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Neutralising Antibodies Against Covid-19

  • 27 May 2020
  • 3 min read

Why in News

Recently, a study conducted on the hospital staff in France has shown that almost all doctors and nurses who got mild forms of Covid-19 have produced antibodies that can prevent reinfection.

  • Almost all of the staff tested had antibodies that were capable of neutralizing the novel coronavirus.

Key Points

  • Findings of the Study:
    • Antibodies against novel coronavirus were detected in virtually all hospital staff, sampled 13 days after the symptoms started.
    • Neutralising antibodies were found in 91% of the individuals.
      • After an infection, it takes some time for the host to produce neutralising antibodies.
      • These are a type of antibody that is capable of keeping an infectious agent (for instance, a virus) from infecting a cell by neutralizing or inhibiting its biological effect.
      • An antibody is a protective protein produced by the immune system in response to the presence of a foreign substance, called an antigen.
    • The study also revealed that patients may get protective immunity against the virus.
  • Protective Immunity:
    • It is a condition of developing the protection against infectious disease conferred either by the immune response generated through immunization, previous infection or by other factors.
    • Several evidence suggest that the presence of neutralising antibodies may be associated with protective immunity for Covid-19 infection.
  • Supports Serologic Testing:
    • The study supports the use of serologic testing for the diagnosis of individuals who have recovered from Covid-19 infection.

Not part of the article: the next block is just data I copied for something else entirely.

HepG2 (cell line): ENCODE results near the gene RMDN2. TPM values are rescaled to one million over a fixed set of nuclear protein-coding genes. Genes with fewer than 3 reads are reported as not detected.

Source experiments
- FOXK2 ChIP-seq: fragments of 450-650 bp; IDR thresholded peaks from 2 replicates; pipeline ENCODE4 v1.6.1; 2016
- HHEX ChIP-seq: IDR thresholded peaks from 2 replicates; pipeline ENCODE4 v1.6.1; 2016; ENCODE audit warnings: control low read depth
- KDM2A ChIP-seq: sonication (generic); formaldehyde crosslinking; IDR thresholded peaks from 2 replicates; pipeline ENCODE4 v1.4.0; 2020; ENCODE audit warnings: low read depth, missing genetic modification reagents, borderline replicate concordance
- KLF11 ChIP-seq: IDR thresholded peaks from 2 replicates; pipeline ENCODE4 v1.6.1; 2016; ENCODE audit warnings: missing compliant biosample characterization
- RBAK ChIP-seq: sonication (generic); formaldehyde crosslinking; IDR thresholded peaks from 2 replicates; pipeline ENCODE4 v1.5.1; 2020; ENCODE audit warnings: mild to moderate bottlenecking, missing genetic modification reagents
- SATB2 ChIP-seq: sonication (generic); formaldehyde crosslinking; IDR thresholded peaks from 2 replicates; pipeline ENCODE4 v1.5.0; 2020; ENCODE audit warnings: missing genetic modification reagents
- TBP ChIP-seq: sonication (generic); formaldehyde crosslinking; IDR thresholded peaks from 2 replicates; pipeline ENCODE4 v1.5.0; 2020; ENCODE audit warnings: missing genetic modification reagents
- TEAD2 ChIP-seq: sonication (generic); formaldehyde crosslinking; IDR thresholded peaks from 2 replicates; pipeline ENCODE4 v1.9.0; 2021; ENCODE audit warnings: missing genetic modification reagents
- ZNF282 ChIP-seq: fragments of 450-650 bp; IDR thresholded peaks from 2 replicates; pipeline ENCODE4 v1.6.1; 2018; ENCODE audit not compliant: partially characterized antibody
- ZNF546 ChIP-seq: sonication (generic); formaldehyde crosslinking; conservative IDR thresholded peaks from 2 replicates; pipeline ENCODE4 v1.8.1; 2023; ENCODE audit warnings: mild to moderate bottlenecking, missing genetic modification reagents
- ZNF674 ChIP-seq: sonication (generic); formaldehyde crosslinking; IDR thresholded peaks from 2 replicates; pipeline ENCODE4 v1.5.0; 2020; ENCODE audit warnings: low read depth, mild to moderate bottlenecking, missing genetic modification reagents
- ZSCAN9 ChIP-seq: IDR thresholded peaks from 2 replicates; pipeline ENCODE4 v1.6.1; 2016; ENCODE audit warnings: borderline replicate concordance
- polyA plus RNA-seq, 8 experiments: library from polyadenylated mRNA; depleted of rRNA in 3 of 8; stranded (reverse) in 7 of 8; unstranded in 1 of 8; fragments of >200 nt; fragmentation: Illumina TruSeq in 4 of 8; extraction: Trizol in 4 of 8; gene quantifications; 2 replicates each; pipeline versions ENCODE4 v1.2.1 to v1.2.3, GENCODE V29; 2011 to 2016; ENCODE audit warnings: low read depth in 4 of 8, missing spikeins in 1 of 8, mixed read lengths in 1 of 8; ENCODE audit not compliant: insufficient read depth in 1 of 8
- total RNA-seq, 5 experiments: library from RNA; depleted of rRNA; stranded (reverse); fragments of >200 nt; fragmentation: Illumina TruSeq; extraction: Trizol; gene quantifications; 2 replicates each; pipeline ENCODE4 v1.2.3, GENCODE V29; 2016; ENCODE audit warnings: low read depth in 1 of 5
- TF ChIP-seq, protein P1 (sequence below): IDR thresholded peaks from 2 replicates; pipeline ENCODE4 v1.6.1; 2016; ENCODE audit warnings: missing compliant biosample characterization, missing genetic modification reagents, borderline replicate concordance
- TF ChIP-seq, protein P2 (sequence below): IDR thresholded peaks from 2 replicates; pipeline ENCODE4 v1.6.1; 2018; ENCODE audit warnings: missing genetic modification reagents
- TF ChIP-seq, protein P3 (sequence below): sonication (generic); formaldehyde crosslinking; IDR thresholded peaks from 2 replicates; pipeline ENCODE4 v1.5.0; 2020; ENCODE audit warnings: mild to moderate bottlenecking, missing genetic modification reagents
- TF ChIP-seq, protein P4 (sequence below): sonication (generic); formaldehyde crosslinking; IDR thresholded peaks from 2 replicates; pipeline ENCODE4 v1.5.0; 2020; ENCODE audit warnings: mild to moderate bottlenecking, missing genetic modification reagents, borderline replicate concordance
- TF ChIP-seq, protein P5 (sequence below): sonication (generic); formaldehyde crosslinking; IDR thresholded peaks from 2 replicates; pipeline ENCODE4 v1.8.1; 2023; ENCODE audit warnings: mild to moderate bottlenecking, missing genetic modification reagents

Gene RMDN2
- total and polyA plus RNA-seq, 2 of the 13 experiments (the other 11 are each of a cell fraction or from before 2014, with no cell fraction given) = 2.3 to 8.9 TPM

• Currently, serologic response of individuals with mild forms of Covid-19 infection is poorly characterised.
    • Serologic Tests:
      • Serology tests are blood-based tests that can be used to identify whether people have been exposed to a particular pathogen by looking at their immune response.
      • It measures the amount of antibodies or proteins present in the blood when the body is responding to a specific infection.
      • These tests can also give greater detail into the prevalence of a disease in a population by identifying individuals who have developed antibodies to the virus.

Way Forward

  • Currently, there's no specific treatment or vaccine for the coronavirus disease.
  • The findings may help scientists better understand Covid-19, including whether people who have recovered from the coronavirus infection, particularly milder forms, develop antibodies against the virus.
  • Further, there is a need of future studies to characterise the beneficial or detrimental role of specific antibodies in Covid-19 patients.

Source: TH

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